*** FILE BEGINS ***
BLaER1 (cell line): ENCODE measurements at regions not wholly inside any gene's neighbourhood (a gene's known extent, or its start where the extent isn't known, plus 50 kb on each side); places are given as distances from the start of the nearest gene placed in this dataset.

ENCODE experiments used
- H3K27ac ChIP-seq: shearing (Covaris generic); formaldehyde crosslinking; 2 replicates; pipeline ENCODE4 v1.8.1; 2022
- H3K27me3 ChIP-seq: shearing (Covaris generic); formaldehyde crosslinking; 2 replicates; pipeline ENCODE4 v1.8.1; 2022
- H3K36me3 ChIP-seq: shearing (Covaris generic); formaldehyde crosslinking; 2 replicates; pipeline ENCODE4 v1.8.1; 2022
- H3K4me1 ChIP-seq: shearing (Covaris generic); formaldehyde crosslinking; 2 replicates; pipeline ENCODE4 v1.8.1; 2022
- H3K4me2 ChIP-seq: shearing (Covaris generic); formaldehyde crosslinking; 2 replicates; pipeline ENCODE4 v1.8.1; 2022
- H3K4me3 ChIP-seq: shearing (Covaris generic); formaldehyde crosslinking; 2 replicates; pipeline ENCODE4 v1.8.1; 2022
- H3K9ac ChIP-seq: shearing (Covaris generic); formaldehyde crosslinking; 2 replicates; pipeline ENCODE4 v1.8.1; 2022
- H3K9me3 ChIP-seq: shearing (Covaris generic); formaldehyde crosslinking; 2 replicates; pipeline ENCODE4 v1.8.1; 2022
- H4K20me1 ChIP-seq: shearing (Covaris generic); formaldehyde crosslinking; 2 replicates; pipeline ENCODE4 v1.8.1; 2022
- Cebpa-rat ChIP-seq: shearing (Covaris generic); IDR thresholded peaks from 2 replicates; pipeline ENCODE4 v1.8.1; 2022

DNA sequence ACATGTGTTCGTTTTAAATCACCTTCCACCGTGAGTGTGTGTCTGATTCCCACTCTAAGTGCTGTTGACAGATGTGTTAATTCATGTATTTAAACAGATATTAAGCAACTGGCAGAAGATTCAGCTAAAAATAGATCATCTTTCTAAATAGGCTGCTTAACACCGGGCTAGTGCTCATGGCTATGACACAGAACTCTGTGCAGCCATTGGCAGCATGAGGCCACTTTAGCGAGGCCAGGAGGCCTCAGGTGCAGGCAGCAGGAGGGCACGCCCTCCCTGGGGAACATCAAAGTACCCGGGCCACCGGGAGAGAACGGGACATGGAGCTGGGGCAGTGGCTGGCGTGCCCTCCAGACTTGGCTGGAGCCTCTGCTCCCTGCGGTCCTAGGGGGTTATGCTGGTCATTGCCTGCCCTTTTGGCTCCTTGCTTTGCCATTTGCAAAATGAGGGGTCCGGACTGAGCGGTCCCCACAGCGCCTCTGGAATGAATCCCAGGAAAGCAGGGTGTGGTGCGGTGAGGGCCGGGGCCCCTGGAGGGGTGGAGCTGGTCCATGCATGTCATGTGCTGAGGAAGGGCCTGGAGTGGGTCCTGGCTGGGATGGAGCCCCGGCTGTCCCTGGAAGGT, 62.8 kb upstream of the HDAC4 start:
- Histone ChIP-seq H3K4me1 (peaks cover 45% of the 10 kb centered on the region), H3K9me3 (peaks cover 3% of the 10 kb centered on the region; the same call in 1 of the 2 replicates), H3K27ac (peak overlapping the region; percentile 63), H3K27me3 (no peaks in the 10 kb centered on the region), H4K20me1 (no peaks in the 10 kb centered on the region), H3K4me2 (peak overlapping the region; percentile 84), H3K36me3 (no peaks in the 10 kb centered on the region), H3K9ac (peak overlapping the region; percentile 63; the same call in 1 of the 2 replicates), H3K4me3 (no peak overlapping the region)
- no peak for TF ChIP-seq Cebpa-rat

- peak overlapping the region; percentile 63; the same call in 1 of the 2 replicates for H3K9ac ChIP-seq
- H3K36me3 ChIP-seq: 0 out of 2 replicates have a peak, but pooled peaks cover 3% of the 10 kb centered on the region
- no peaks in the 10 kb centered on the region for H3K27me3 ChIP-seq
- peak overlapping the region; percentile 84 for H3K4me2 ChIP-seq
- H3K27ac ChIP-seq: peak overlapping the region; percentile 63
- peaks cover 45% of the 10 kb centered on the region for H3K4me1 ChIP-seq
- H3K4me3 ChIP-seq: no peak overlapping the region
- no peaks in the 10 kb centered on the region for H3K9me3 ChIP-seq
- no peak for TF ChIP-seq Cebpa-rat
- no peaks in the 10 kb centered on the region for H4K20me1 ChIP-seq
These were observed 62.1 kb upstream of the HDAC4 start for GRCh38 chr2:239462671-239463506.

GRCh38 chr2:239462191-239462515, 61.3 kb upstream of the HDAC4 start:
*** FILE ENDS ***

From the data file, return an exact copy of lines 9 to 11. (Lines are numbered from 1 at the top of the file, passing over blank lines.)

- H3K9ac ChIP-seq: shearing (Covaris generic); formaldehyde crosslinking; 2 replicates; pipeline ENCODE4 v1.8.1; 2022
- H3K9me3 ChIP-seq: shearing (Covaris generic); formaldehyde crosslinking; 2 replicates; pipeline ENCODE4 v1.8.1; 2022
- H4K20me1 ChIP-seq: shearing (Covaris generic); formaldehyde crosslinking; 2 replicates; pipeline ENCODE4 v1.8.1; 2022